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Re: Aside from the famous ones, who is your favorite Soviet composer?
« Reply #47 on: June 05, 2020, 08:24:01 AM »
Schnittke didn't move to Germany until about 1990. He had Volga German ancestry and grew up speaking German as well as Russian. I don't want to get into the complexities of Soviet nationality policy, but he probably could have claimed German nationality in the USSR.

His father was actually a German Jew and his mother was Volga German. So there’s not a drop of Russian blood in him.
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Offline Florestan

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Re: Aside from the famous ones, who is your favorite Soviet composer?
« Reply #48 on: June 05, 2020, 08:31:38 AM »
Based on what I know about Soviet dissidents, a lot of them were always pro-authoritarian. The fact that they were anti-communist tended to conceal this.

I think this is not so clear-cut an issue. Let's take the most (in)famous case: Solzhenitsyn. Anyone who has attentively read The Gulag Archipelago knows that for him the Russian Enpire was paradise on earth when compared to USSR. Now, I ask you and anyone else: all things considered, if forced at the point of a gun to choose, where would you have rather lived, in Tsarist Russia or in the USSR? My own answer can be correctly guessed just by looking at my avatar. (And I hasten to add that strictly politically speaking I am an intractable Russophobe).
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Offline 71 dB

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Re: Aside from the famous ones, who is your favorite Soviet composer?
« Reply #49 on: June 05, 2020, 08:33:41 AM »
His father was actually a German Jew and his mother was Volga German. So there’s not a drop of Russian blood in him.

How much Russian blood is needed to be a Soviet artist?
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Offline Florestan

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Re: Aside from the famous ones, who is your favorite Soviet composer?
« Reply #50 on: June 05, 2020, 08:35:59 AM »
How much Russian blood is needed to be a Soviet artist?

Good question, Poju, very good. Hanns Eisler had no (known) drop of Russian blood in his veins yet he was Soviet through and through.  ;D
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Offline Archaic Torso of Apollo

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Re: Aside from the famous ones, who is your favorite Soviet composer?
« Reply #51 on: June 05, 2020, 08:59:52 AM »
I think this is not so clear-cut an issue. Let's take the most (in)famous case: Solzhenitsyn. Anyone who has attentively read The Gulag Archipelago knows that for him the Russian Enpire was paradise on earth when compared to USSR. Now, I ask you and anyone else: all things considered, if forced at the point of a gun to choose, where would you have rather lived, in Tsarist Russia or in the USSR? My own answer can be correctly guessed just by looking at my avatar.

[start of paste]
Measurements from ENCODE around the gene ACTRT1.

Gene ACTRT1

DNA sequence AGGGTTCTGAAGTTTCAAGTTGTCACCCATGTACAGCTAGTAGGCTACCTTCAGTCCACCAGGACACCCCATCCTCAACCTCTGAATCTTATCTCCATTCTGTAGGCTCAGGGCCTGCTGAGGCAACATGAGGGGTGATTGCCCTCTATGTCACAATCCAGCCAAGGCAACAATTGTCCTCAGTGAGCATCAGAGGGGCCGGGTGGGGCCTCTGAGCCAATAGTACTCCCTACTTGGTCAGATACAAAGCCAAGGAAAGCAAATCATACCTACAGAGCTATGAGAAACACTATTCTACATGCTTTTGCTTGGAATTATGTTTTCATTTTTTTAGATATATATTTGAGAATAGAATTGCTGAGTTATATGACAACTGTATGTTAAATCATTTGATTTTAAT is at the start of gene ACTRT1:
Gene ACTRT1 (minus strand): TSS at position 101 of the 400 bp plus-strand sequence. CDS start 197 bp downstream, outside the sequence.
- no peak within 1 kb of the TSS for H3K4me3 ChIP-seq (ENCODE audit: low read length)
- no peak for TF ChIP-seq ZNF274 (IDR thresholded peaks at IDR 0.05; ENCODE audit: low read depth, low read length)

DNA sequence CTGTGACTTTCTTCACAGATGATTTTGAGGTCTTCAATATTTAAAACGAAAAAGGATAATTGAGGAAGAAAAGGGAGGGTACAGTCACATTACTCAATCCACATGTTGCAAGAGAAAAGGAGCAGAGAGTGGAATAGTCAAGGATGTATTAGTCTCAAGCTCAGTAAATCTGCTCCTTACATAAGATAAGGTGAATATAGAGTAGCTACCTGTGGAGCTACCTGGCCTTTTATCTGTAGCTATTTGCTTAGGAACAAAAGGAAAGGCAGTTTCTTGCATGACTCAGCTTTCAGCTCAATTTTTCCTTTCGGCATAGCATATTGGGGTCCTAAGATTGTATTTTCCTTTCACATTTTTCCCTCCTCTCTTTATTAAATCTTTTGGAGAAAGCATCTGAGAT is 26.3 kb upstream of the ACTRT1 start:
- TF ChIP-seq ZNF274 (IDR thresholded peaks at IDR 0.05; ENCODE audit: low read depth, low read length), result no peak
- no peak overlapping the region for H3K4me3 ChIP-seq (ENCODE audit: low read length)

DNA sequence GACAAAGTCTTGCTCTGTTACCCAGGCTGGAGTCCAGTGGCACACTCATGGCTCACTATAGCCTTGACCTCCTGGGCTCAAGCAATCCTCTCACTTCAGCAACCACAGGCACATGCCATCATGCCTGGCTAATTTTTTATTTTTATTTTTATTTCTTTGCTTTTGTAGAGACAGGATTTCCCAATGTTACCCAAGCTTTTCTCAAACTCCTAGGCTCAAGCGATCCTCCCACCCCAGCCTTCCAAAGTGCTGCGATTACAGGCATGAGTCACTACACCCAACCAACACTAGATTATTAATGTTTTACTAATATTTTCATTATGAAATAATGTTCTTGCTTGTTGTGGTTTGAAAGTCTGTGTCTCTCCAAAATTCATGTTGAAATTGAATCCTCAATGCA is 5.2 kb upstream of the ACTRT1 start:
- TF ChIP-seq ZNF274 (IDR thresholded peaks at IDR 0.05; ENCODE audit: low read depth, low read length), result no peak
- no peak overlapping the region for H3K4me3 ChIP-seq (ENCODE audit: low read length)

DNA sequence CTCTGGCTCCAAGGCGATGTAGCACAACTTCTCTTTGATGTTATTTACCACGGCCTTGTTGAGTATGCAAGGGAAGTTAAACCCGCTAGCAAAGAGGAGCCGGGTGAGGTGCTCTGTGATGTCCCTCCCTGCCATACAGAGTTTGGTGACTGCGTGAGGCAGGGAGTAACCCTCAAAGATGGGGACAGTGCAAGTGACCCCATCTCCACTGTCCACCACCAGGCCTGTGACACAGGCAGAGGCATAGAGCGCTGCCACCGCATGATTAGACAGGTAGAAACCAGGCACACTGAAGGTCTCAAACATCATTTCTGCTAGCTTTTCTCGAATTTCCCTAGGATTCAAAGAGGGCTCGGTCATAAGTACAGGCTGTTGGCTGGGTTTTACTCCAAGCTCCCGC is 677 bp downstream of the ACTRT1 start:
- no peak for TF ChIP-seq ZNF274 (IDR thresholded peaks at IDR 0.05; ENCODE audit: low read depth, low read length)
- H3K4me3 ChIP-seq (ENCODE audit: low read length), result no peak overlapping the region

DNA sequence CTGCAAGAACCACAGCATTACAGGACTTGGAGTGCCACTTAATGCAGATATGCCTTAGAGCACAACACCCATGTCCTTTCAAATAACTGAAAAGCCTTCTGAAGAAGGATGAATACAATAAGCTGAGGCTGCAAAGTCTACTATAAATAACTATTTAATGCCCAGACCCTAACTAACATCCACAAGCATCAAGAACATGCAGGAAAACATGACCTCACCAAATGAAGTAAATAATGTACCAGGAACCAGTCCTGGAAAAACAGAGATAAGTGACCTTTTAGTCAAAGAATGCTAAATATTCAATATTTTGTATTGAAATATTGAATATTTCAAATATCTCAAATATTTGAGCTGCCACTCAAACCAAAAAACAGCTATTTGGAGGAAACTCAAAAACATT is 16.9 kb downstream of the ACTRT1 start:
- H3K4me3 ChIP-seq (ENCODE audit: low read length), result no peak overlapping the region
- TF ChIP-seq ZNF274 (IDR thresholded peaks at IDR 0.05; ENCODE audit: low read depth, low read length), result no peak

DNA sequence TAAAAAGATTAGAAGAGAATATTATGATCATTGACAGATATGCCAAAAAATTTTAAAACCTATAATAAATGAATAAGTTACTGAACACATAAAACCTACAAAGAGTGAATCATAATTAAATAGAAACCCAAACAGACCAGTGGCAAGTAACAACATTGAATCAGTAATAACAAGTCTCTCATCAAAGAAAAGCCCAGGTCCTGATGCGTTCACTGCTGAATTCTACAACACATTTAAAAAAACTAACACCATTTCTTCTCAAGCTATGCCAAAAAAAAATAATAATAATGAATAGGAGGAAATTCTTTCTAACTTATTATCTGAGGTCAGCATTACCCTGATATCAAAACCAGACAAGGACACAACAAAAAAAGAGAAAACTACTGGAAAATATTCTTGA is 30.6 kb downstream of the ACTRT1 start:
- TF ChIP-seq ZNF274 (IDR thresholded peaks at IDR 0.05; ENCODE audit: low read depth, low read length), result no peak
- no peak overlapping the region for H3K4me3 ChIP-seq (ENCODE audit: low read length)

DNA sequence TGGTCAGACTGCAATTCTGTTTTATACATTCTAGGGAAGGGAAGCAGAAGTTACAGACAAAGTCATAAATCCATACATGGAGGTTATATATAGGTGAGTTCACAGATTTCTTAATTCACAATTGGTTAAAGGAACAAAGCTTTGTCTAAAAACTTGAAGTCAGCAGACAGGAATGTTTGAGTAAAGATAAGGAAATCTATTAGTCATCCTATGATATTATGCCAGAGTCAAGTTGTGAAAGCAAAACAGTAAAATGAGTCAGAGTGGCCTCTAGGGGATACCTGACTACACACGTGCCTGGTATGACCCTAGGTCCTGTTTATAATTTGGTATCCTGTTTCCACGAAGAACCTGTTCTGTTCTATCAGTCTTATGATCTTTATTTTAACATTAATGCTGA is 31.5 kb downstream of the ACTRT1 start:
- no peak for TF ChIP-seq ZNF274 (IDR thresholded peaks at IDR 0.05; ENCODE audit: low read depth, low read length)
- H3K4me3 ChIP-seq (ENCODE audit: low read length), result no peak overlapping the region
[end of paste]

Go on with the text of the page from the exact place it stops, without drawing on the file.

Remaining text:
I suppose I should clarify my point. Many dissidents were never liberal or democratic at all. A lot of them were hardcore nationalists of various stripes, dissenting Marxists who thought the Communist Party had strayed from the true path, or promoters of oddball political ideas like Eurasianism. (As an instructive example, consider the career of Georgia's first post-Soviet president, Zviad Gamsakhurdia.) About people like this, the novelist Sergei Dovlatov said "after Communists, I hate anti-Communists the most."

It is mainly Westerners marinated in liberal democratic ideology who assume that, because somebody opposes an oppressive gov't, they must necessarily be a liberal democrat (i.e. "like us"). E.g., they are shocked (shocked, I tell ya!) upon discovering that the heroic political prisoner Aung San Suu Kyi is actually a Burmese nationalist who persecutes Muslims.

Anyway, I don't want to derail this thread so I'll stop there.

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(And I hasten to add that strictly politically speaking I am an intractable Russophobe).

Yeah, you've made that pretty clear  :D
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Offline Florestan

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Re: Aside from the famous ones, who is your favorite Soviet composer?
« Reply #52 on: June 05, 2020, 09:20:02 AM »
It is mainly Westerners marinated in liberal democratic ideology who assume that, because somebody opposes an oppressive gov't, they must necessarily be a liberal democrat (i.e. "like us").

Totally agreed. "Arab Spring" immediately comes to mind.

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Yeah, you've made that pretty clear  :D

I'd like to clarify it even more: on one hand, I loathe and hate, nay, I abhor Russian politics, be it Tsarist or Soviet; on the other hand, I like and love, nay, I adore Russian music and literature, mostly Tsarist, partially Soviet.  :D

When watching Russian movies I am delighted to discover that I do remember quite a lot of my Russian courses I had in school for 4 years. And I can fluently read (as different from fluently understand) Russian.

But you didn't answer my question, though.  ;)

 
« Last Edit: June 05, 2020, 09:29:22 AM by Florestan »
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Re: Aside from the famous ones, who is your favorite Soviet composer?